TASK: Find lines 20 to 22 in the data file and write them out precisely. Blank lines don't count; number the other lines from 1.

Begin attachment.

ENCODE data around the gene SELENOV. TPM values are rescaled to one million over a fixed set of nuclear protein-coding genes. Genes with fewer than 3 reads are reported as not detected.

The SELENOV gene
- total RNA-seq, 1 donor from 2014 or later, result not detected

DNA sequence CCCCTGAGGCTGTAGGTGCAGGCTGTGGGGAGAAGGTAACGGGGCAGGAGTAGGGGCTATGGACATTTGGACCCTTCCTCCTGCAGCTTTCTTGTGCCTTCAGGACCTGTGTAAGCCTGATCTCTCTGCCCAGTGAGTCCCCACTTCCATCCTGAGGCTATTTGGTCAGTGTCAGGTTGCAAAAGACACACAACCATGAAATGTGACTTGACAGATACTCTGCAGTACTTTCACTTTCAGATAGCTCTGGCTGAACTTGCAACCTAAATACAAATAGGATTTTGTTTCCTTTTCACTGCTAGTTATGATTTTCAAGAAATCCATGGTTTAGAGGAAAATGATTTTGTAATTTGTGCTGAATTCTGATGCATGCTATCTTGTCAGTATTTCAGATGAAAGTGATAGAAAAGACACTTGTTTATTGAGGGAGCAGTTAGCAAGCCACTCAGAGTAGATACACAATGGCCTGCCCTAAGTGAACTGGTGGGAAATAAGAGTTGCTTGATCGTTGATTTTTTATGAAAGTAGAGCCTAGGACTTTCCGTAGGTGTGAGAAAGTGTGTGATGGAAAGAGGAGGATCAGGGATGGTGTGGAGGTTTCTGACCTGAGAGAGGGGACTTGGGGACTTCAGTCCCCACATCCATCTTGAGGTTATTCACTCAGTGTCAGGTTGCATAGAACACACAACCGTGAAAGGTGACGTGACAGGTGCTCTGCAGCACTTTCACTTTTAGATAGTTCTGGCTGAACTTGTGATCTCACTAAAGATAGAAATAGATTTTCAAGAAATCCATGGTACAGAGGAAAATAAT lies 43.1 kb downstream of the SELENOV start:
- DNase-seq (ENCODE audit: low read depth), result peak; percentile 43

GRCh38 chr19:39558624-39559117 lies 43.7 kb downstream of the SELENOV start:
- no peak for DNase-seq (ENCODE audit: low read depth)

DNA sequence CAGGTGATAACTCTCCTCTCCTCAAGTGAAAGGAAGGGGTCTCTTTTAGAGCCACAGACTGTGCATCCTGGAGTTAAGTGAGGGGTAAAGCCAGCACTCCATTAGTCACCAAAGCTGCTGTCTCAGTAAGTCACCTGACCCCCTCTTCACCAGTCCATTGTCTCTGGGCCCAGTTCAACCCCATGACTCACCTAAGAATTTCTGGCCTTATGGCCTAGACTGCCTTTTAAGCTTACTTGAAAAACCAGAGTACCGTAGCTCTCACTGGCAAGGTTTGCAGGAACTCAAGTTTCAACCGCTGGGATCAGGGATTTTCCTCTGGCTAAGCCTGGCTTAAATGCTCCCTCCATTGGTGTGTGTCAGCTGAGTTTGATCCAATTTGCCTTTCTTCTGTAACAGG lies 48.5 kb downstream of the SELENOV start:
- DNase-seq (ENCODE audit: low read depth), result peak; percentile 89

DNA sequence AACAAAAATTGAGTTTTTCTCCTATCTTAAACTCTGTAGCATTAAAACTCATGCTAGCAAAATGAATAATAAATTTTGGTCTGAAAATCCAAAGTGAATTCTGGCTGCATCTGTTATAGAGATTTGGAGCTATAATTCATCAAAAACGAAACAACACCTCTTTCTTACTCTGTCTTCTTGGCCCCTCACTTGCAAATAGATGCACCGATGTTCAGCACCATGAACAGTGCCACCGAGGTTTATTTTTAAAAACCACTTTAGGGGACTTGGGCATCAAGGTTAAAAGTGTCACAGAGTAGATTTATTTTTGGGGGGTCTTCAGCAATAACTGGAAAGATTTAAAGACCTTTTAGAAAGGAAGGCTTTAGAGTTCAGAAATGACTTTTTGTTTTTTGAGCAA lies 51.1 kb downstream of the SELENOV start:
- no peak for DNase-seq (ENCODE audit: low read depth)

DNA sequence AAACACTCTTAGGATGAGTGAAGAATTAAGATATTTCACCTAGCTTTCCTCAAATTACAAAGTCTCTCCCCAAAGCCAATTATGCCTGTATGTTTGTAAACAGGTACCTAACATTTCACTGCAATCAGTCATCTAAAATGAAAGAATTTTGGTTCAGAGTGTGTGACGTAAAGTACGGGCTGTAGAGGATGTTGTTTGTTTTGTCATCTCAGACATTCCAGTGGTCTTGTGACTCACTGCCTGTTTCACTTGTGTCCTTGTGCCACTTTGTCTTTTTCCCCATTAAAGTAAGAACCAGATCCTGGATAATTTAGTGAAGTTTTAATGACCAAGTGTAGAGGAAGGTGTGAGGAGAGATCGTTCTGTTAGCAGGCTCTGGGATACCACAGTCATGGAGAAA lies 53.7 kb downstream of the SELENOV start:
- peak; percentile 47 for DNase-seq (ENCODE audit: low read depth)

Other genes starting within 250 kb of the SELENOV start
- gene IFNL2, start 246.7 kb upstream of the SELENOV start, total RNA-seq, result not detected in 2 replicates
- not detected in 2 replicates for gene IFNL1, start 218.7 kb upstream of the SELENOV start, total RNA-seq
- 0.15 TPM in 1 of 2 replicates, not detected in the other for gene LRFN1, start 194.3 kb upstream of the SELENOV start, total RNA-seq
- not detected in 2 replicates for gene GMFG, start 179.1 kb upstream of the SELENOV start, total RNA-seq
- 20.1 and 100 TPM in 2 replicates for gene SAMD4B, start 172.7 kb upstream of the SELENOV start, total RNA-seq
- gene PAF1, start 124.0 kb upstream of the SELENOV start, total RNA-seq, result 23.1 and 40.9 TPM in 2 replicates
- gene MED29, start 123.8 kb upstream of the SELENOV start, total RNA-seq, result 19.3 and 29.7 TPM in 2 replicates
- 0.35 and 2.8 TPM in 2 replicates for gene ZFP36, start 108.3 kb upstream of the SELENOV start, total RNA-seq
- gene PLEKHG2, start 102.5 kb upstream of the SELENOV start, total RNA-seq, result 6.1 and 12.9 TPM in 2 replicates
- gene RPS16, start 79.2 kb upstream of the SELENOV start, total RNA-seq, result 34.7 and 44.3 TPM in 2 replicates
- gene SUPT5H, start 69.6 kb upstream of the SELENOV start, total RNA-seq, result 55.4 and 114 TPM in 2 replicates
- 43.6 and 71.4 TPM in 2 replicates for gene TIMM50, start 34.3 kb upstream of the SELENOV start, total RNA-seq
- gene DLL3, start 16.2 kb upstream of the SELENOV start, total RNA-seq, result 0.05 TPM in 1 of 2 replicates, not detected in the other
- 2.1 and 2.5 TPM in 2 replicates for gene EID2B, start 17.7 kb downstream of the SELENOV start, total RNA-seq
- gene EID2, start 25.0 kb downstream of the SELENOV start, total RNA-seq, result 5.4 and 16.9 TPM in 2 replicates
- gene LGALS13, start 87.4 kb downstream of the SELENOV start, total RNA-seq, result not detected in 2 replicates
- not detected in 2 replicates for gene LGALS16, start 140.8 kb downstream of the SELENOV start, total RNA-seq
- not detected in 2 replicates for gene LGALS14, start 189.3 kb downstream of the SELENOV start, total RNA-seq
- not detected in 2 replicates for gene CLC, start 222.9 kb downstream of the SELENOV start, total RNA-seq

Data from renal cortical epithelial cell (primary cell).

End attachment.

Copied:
- gene PAF1, start 124.0 kb upstream of the SELENOV start, total RNA-seq, result 23.1 and 40.9 TPM in 2 replicates
- gene MED29, start 123.8 kb upstream of the SELENOV start, total RNA-seq, result 19.3 and 29.7 TPM in 2 replicates
- 0.35 and 2.8 TPM in 2 replicates for gene ZFP36, start 108.3 kb upstream of the SELENOV start, total RNA-seq